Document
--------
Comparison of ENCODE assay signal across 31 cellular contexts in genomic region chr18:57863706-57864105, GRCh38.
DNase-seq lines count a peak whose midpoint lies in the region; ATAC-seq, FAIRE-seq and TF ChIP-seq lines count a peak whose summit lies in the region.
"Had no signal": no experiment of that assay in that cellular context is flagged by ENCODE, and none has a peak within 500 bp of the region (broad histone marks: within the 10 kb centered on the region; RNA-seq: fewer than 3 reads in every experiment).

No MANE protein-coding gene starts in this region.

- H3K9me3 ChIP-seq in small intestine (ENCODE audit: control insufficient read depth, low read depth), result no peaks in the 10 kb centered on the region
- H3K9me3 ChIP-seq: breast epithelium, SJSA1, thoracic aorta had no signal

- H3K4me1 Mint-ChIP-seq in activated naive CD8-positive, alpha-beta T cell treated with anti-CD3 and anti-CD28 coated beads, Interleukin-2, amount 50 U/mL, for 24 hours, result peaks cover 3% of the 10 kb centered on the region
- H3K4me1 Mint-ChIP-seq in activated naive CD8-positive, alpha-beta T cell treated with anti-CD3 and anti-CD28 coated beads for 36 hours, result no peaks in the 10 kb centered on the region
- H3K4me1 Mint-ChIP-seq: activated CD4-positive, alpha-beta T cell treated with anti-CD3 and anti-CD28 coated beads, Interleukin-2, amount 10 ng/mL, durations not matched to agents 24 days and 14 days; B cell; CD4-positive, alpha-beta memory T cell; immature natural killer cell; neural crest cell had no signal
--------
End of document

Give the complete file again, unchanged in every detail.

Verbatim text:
Comparison of ENCODE assay signal across 31 cellular contexts in genomic region chr18:57863706-57864105, GRCh38.
DNase-seq lines count a peak whose midpoint lies in the region; ATAC-seq, FAIRE-seq and TF ChIP-seq lines count a peak whose summit lies in the region.
"Had no signal": no experiment of that assay in that cellular context is flagged by ENCODE, and none has a peak within 500 bp of the region (broad histone marks: within the 10 kb centered on the region; RNA-seq: fewer than 3 reads in every experiment).

No MANE protein-coding gene starts in this region.

- H3K9me3 ChIP-seq in small intestine (ENCODE audit: control insufficient read depth, low read depth), result no peaks in the 10 kb centered on the region
- H3K9me3 ChIP-seq: breast epithelium, SJSA1, thoracic aorta had no signal

- H3K4me1 Mint-ChIP-seq in activated naive CD8-positive, alpha-beta T cell treated with anti-CD3 and anti-CD28 coated beads, Interleukin-2, amount 50 U/mL, for 24 hours, result peaks cover 3% of the 10 kb centered on the region
- H3K4me1 Mint-ChIP-seq in activated naive CD8-positive, alpha-beta T cell treated with anti-CD3 and anti-CD28 coated beads for 36 hours, result no peaks in the 10 kb centered on the region
- H3K4me1 Mint-ChIP-seq: activated CD4-positive, alpha-beta T cell treated with anti-CD3 and anti-CD28 coated beads, Interleukin-2, amount 10 ng/mL, durations not matched to agents 24 days and 14 days; B cell; CD4-positive, alpha-beta memory T cell; immature natural killer cell; neural crest cell had no signal